- Not at all Tyson's fault: All the lobs folks kept throwing his way when he was just trying to relax and have a good time around the rim. Dude knows how to oop an alley, but not standing with three defenders all up in his armpits.
- In general, everyone was a little pass-happy. Steve Novak called the over-passing-- paraphrasing here-- "one of them good problems" after the game, and he's right, but at a certain point you've just gotta take the open three or try to finish at the basket.
- While we're talking about him: Novak had a quiet day. He drilled his first two threes-- one coming from a miss free throw, the other blanked in the right corner-- but missed some easier ones down the stretch. His defense was spotty, too, particularly in help situations. I did take note of a couple solid box-outs, so there's that.
- Raymond Felton started the game very aggressively. He bricked a long three late in the clock to start things, but began to make great use of picks as the first quarter progressed. He got into the paint for a couple finishes, spun into at least one made jumper, and kicked out plenty as well. After dropping nine points in the first, though, Felton didn't do much else. He had one gorgeous finish (stemming from Melo passing out of the post, incidentally) off the glass in the second quarter, and that's pretty much all. Ray was also the dispenser of a few of those awful lobs to Chandler.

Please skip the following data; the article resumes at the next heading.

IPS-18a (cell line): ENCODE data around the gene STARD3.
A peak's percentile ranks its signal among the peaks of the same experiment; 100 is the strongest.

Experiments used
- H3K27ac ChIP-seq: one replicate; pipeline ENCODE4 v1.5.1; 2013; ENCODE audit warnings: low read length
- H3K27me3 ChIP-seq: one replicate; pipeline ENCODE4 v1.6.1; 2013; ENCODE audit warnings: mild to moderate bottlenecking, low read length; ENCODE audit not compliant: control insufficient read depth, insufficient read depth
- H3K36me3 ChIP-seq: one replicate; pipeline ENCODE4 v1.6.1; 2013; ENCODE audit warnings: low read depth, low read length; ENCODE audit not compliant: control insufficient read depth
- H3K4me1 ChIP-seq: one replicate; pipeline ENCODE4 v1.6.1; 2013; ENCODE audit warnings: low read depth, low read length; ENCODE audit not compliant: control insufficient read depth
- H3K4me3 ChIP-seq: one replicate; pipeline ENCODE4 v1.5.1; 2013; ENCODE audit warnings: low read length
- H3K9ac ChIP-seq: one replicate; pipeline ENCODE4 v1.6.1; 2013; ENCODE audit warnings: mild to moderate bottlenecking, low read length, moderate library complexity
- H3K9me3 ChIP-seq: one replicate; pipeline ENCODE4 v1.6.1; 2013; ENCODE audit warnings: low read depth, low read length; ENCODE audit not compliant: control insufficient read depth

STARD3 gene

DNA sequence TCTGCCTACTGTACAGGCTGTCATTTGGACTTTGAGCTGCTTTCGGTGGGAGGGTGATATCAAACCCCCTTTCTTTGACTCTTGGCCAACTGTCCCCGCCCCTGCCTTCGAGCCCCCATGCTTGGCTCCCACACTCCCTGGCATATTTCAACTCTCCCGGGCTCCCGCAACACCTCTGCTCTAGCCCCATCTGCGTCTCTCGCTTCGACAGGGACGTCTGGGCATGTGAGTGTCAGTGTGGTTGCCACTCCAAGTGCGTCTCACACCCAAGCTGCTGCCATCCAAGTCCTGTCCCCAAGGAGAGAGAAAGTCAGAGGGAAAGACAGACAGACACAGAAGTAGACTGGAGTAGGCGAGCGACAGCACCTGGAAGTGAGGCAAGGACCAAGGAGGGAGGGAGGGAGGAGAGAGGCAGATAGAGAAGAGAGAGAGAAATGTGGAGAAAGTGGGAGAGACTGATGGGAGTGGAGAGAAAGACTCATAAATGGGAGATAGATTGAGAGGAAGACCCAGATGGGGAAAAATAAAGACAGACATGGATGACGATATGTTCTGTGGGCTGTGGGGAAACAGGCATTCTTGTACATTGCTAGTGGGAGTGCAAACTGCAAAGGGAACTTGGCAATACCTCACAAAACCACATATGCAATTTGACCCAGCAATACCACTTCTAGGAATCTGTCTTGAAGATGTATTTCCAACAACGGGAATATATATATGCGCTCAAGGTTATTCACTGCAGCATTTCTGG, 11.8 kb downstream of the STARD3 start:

- Ronnie Brewer continued to run the floor and cut and (for the most part) finish when people fed him. He also nailed a corner three and actually made some good stuff happen off the dribble, too, though that one pass intended for Tyson Chandler's hands ended up finding Tyson Chandler's tummy, which wasn't ideal. Oh, and Ronnie just haunted Nick Young, who played a lot of minutes after Jason Richardson sprained his ankle early. Nick Young's level of accuracy has little to do with the quality of the shot's he's taking, but, either way, Brewer encouraged those bad shot attempts and chaperoned a 2-10 outing from the field.
- Fucking Jrue Holiday always hits his threes against the Knicks.
- Kurt Thomas earned himself a flagrant foul for trying to detach Evan Turner's forehead, and did plenty of fine passing, screening, and rebounding as well. He also finished an up-and-under and-one from Kidd. Kinda thought he was going to dunk for a second there, but that just would have been too much after those two Kidd lay-ins. People would've started grumbling about steroid use.